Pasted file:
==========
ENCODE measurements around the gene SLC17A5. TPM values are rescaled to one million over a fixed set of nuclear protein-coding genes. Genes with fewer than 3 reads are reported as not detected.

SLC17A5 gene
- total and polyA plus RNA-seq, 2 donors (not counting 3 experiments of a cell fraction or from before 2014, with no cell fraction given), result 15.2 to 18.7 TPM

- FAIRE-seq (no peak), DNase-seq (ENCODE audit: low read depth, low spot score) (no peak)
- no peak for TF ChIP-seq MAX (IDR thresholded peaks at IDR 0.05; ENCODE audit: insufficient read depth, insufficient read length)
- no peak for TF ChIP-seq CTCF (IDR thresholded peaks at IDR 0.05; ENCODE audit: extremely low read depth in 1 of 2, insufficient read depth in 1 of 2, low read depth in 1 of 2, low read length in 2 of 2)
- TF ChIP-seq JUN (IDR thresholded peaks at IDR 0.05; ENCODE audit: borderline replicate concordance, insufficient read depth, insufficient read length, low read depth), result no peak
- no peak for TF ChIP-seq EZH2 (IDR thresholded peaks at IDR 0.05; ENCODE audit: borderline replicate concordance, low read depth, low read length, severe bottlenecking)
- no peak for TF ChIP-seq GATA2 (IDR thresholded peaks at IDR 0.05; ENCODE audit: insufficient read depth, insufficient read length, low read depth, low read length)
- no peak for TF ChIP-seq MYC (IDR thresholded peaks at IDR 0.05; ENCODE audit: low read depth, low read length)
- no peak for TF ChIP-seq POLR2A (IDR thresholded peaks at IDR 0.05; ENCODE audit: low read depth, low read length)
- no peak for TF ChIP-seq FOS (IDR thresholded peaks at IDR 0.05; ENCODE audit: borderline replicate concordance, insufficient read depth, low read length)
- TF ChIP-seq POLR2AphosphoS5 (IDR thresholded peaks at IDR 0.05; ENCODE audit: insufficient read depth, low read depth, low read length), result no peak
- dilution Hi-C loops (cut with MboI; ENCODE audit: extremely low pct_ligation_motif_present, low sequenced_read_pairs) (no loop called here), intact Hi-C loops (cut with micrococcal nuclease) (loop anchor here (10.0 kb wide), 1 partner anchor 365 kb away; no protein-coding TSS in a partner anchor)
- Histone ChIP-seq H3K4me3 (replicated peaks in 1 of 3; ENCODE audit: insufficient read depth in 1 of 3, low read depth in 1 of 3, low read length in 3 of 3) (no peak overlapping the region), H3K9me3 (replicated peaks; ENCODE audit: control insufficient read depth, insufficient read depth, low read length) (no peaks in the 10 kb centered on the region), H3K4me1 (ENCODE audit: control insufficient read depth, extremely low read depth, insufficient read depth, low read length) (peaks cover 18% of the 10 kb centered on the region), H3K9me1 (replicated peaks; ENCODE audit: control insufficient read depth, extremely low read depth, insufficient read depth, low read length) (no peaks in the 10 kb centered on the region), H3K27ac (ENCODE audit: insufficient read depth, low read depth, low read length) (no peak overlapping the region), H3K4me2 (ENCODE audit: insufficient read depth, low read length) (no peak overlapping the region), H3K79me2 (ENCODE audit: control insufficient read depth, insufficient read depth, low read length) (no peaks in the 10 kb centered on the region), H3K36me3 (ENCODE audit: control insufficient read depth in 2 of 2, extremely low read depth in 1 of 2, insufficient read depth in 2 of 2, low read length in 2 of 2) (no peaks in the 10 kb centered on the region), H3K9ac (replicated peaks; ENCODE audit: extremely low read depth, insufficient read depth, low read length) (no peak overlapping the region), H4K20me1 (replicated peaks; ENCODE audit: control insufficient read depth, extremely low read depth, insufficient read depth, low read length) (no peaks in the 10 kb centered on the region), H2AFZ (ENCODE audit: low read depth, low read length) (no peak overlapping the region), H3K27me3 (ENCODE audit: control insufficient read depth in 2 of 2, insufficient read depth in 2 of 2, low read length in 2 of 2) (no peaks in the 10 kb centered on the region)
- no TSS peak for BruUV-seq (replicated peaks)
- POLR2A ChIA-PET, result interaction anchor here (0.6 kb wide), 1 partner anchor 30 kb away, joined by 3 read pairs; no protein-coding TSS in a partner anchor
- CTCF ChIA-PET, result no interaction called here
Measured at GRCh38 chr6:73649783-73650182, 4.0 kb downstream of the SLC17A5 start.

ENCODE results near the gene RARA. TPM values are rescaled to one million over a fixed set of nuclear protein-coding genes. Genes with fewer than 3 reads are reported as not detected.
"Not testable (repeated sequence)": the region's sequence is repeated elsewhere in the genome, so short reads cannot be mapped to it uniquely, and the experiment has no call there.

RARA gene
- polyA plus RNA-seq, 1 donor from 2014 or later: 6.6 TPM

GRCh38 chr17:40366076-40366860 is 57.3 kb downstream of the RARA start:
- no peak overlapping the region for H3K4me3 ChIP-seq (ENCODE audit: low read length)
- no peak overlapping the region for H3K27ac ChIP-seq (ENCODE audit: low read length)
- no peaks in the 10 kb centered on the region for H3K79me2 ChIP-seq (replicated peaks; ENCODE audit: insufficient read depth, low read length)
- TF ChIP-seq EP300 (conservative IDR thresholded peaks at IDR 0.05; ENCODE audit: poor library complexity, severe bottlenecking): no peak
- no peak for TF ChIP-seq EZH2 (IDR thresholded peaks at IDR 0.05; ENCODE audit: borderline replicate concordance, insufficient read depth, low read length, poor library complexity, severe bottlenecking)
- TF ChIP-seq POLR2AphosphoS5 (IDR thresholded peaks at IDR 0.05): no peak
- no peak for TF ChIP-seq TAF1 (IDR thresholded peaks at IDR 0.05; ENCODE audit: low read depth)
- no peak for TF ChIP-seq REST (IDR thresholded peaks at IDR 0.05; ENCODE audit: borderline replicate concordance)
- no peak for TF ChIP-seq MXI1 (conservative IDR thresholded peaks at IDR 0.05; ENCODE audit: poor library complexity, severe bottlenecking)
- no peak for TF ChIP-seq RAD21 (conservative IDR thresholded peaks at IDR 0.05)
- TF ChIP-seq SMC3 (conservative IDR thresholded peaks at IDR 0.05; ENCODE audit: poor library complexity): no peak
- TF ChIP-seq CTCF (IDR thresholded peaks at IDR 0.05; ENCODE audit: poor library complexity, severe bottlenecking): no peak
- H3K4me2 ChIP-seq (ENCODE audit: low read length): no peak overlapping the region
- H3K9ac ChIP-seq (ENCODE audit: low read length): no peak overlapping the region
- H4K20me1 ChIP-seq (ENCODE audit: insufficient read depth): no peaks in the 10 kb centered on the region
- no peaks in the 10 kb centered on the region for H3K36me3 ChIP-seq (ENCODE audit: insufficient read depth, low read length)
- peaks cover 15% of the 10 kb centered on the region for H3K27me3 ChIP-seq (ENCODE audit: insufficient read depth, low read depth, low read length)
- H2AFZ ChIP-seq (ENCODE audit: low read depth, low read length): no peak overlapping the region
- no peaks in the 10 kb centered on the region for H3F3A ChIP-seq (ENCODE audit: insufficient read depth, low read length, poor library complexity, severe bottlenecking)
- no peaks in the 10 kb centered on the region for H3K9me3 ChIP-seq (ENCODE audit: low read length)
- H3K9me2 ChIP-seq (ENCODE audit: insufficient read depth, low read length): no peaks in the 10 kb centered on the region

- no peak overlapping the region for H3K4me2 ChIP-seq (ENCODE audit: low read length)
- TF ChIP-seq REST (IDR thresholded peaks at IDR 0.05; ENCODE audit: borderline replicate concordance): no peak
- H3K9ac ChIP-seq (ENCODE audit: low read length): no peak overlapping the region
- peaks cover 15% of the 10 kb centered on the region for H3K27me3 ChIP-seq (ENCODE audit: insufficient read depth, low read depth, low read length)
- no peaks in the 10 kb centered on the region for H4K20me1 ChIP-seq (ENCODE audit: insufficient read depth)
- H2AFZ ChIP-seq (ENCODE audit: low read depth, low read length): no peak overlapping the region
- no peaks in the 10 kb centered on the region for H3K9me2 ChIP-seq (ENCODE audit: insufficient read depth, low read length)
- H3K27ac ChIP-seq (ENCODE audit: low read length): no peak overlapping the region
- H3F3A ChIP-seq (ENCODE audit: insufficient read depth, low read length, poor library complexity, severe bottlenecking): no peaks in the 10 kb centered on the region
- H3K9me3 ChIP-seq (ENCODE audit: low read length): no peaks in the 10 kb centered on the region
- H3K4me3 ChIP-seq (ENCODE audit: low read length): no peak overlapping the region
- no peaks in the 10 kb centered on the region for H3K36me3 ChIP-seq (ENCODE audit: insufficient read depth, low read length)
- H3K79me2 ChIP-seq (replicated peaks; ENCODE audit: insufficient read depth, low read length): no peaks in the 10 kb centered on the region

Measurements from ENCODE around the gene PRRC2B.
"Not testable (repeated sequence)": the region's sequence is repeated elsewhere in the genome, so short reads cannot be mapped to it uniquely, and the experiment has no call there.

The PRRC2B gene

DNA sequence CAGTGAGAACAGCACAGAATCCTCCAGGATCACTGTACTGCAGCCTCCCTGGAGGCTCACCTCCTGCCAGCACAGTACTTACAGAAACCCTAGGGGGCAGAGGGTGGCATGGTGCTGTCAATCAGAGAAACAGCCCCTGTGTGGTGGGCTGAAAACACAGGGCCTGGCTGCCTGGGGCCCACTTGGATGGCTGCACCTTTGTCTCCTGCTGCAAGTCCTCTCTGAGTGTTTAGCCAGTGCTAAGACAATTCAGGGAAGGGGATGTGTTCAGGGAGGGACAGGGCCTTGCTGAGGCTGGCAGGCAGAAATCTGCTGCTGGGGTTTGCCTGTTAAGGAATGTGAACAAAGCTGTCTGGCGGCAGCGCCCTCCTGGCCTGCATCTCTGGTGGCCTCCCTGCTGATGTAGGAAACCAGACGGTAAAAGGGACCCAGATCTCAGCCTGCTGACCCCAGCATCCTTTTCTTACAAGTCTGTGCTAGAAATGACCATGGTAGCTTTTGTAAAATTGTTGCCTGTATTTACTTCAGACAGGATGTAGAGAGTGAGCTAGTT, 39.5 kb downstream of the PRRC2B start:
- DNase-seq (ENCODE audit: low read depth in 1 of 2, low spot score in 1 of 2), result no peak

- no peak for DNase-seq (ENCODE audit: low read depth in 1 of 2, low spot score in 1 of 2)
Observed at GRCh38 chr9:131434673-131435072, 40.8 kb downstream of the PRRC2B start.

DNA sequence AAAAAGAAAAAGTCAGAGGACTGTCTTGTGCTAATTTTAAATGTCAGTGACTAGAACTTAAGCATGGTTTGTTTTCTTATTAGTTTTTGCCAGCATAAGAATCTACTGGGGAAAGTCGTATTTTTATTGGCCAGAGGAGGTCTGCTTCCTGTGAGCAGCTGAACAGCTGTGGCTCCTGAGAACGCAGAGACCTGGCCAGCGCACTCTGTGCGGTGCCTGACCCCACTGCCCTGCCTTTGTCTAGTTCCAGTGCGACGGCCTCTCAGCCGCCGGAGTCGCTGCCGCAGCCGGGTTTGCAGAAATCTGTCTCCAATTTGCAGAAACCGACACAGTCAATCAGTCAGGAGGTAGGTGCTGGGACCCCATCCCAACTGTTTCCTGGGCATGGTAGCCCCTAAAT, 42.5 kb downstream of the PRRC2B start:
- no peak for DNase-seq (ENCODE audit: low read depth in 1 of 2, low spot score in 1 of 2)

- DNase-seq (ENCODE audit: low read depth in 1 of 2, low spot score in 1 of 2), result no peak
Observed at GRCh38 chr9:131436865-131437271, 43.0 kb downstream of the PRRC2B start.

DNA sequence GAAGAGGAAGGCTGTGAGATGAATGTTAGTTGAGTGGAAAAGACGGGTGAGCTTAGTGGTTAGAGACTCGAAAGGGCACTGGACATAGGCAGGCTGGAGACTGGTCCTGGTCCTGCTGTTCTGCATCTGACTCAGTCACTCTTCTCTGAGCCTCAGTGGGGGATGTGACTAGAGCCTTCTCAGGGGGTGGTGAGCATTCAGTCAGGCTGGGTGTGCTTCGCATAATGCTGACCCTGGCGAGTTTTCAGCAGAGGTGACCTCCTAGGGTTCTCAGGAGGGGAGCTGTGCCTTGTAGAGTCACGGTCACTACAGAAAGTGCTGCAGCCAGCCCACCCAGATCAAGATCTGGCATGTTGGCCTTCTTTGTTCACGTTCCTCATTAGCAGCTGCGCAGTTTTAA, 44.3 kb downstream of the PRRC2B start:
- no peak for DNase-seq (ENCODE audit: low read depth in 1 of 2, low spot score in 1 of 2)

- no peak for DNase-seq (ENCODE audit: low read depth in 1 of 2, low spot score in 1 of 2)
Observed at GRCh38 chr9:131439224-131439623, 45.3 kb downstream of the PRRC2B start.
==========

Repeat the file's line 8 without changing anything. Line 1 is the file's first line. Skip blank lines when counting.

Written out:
- no peak for TF ChIP-seq EZH2 (IDR thresholded peaks at IDR 0.05; ENCODE audit: borderline replicate concordance, low read depth, low read length, severe bottlenecking)